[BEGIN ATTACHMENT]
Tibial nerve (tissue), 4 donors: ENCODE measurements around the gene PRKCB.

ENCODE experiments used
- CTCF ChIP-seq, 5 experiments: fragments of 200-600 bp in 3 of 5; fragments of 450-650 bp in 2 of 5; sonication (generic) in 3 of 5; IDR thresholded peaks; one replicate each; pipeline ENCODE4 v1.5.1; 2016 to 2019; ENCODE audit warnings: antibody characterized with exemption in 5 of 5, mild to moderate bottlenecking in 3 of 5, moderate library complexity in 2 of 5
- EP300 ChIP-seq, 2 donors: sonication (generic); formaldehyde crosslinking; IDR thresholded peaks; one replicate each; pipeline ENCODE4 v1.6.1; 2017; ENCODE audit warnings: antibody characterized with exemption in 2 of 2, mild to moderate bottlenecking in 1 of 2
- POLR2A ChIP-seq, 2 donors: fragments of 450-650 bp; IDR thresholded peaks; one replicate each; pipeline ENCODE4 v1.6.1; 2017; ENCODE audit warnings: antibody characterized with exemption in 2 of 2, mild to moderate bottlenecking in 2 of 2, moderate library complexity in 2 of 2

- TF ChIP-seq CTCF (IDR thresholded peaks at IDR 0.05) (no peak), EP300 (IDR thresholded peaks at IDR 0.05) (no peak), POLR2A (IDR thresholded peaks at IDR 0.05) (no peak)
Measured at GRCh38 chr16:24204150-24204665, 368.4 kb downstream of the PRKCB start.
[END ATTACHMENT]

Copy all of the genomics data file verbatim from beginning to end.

Tibial nerve (tissue), 4 donors: ENCODE measurements around the gene PRKCB.

ENCODE experiments used
- CTCF ChIP-seq, 5 experiments: fragments of 200-600 bp in 3 of 5; fragments of 450-650 bp in 2 of 5; sonication (generic) in 3 of 5; IDR thresholded peaks; one replicate each; pipeline ENCODE4 v1.5.1; 2016 to 2019; ENCODE audit warnings: antibody characterized with exemption in 5 of 5, mild to moderate bottlenecking in 3 of 5, moderate library complexity in 2 of 5
- EP300 ChIP-seq, 2 donors: sonication (generic); formaldehyde crosslinking; IDR thresholded peaks; one replicate each; pipeline ENCODE4 v1.6.1; 2017; ENCODE audit warnings: antibody characterized with exemption in 2 of 2, mild to moderate bottlenecking in 1 of 2
- POLR2A ChIP-seq, 2 donors: fragments of 450-650 bp; IDR thresholded peaks; one replicate each; pipeline ENCODE4 v1.6.1; 2017; ENCODE audit warnings: antibody characterized with exemption in 2 of 2, mild to moderate bottlenecking in 2 of 2, moderate library complexity in 2 of 2

- TF ChIP-seq CTCF (IDR thresholded peaks at IDR 0.05) (no peak), EP300 (IDR thresholded peaks at IDR 0.05) (no peak), POLR2A (IDR thresholded peaks at IDR 0.05) (no peak)
Measured at GRCh38 chr16:24204150-24204665, 368.4 kb downstream of the PRKCB start.